But in the largely conservative community, dominated by a group once affiliated with al-Qaida, jobs for women are not easy to come by.
Halima, a 30-year-old mother of two children, lost her husband in the early days of the war. For years, she has moved between shelters for the displaced in the northwest in search of more generous donated food baskets. The quake caused cracks in the place where she’s currently staying and she’s afraid to stay there but has nowhere else to go.
“I pray for God’s grace. Maybe someone can take care of my children,” she said Sunday as she picked donated clothes at a Turkish Red Crescent warehouse.
International aid has only trickled in for quake victims in the northwest, increasing anger at the United Nations.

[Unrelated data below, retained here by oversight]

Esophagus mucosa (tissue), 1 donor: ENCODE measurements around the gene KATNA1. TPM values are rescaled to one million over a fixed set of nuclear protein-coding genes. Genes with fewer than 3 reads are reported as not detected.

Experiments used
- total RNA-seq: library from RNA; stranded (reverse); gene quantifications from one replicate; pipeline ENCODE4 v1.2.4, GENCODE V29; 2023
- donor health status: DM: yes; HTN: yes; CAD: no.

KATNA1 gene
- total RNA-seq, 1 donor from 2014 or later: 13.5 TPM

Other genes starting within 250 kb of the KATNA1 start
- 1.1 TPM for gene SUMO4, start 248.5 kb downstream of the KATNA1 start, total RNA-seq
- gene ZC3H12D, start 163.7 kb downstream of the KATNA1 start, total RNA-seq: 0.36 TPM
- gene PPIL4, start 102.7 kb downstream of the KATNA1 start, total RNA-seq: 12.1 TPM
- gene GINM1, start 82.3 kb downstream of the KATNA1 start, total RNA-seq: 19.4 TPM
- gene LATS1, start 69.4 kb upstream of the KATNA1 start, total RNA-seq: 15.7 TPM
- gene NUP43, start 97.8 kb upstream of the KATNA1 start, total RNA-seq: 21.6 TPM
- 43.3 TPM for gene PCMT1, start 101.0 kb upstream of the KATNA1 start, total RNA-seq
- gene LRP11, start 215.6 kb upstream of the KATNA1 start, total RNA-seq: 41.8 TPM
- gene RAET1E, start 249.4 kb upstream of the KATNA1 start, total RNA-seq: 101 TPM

The sentiment has been building for some time. Humanitarian aid to Syria, locked in one of the world’s most complex crises for years, has been among the best funded by donors. But the gap between funding and need has grown, and U.N. appeals for emergency responses have gone more than 50% unanswered. In 2021, the health sector in northwest Syria was 60% underfunded, with only $6.4 million of $23.3 million covered.
When the earthquake hit, hospitals were not only damaged by the tremors but also overwhelmed by the injured and casualties, with supplies of essential emergency kits running out. Maternity hospitals were flooded with early deliveries and complications in pregnancies.
“Mothers are still living in the streets,” said Ikram Haboush, director of the maternity hospital in Atareb. “We don’t have enough incubators for early deliveries. The situation is far from stable.”
Over the years of conflict, Syrian women have exhausted their coping strategies. A natural disaster is the last thing they were prepared for.
“We are tired,” said Ayesha.
“For 12 years, we didn’t sleep a night from fear of bombings, from air strikes, or from displacement. Now we have eternal displacement,” she said. “We are living the tragedy of all tragedies.”